Five rules to improve your chances.

As evidenced by the results of the merger mania of the '90s, many industry experts believe, as was the case in the previous decade, that as many as 80% of acquisitions do not succeed, resulting in billions of dollars invested in failure. Because the majority of acquisitions do not meet the original goals and objectives of the acquirers or other conditions change, some 40% of all businesses acquired will again be sold off within three to five years, according to available statistics.

As evidenced by the results of the merger mania of the '90s, many industry experts believe, as was the case in the previous decade, that as many as 80% of acquisitions do not succeed, resulting in billions of dollars invested in failure. Because the majority of acquisitions do not meet the original goals and objectives of the acquirers or other conditions change, some 40% of all businesses acquired will again be sold off within three to five years, according to available statistics.

Merger Syndrome

Failure starts with the merger syndrome. The merger syndrome is the common - almost automatic - reaction that most employees display when their company is acquired. The human reaction in the acquired company is usually suspicion and fear. This “merger syndrome” has a rapid, negative effect on business performance and can have lasting effects if it is not addressed in a systematic way within 60 days of the acquisition. More often than not, it is not recognized or it is just ignored.

A Missing Link

During the 12 to 15 months of the acquisition process, a large army of internal and external specialists is available to negotiate and structure the transaction. However, once the deal is done, similar resources are not available to assist in the complex task of managing the transition. It is usually left to managers who have little or no experience in managing such a massive series of changes in the short time available.

The “Missing Link” in the corporate structure is the professional transition manager. This is the experienced person who understands the strategic goals, has the resources to gather the necessary factual data about the acquired company, and also has the know-how and track record to deal quickly and effectively with the complex issues of transition management.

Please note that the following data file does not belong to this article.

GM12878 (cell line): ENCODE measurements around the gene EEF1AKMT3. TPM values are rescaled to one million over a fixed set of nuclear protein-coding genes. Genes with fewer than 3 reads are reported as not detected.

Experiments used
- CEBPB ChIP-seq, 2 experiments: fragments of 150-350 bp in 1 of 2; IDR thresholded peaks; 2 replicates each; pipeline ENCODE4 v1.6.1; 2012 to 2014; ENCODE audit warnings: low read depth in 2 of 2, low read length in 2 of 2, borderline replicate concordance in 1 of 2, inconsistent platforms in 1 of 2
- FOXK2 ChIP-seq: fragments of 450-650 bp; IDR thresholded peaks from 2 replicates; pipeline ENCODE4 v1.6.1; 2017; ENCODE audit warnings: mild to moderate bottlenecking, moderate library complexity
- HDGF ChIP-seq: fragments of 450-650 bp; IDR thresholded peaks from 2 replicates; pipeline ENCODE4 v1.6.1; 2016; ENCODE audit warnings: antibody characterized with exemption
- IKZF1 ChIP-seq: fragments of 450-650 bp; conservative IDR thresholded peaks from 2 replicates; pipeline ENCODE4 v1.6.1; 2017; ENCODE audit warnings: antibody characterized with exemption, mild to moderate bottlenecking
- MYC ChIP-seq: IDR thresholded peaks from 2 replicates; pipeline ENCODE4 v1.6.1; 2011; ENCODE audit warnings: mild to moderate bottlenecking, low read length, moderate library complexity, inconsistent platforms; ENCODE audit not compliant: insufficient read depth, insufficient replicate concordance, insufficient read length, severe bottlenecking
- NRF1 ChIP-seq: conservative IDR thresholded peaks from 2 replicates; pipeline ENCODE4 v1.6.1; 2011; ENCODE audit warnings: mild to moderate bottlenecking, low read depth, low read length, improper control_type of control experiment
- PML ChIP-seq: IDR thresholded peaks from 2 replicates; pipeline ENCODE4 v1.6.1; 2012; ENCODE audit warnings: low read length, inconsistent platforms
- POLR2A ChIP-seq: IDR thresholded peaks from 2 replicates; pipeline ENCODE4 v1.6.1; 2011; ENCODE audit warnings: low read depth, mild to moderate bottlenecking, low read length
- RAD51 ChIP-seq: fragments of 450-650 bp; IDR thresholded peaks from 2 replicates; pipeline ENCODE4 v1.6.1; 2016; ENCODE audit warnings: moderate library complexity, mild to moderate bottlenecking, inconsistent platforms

Common Mistakes Made By The Acquiring Company

The following are common mistakes many acquiring companies make which contribute to merger failures:
  • Generally, there is inadequate evaluation of the compatibility of the acquired company in terms of style, structure and business practices. There is often a culture clash between the two companies.
  • Top management does not have the time to plan the transition in the period prior to closing.
  • Managers underestimate the negative reactions to being acquired because these usually are not openly expressed.
  • In an effort to reassure employees in the acquired company, statements are made like “Nothing will change,” or “There will be no changes in management,” which immediately undermines credibility.
  • Management does not appreciate how much effort is needed to gain credibility with the people in the acquired company.
  • Commitments are made which subsequently are not honored, thus undermining confidence in the new management.
  • The transition process is too lengthy and because decisions are not made quickly, the negative reactions in the acquired firm become a dominant force.
  • The transition manager or transition team cannot get access to objective information and is forced to make decisions based on misleading or inadequate data.
  • Management in the firm making the acquisition is inclined to try to assimilate the new subsidiary into their established way of working rather than adapt and recognize the merits and value of culture in the acquired firm.
  • The assessment of people to hold key positions in the new combined organization is biased toward employees of the parent and not based on an objective analysis of position requirements and the talents of all available staff in both companies.

Five Simple Rules

There are five simple rules for successful acquisitions, and they have been followed by all successful acquirers since the days of J.P. Morgan a century ago. (Peter Drucker)

Rule One:

An acquisition will succeed only if the acquiring company thinks through what it can contribute to the business it is buying, not what the acquired company will contribute to the acquirer, no matter how attractive the expected “synergy” may look.

Rule Two: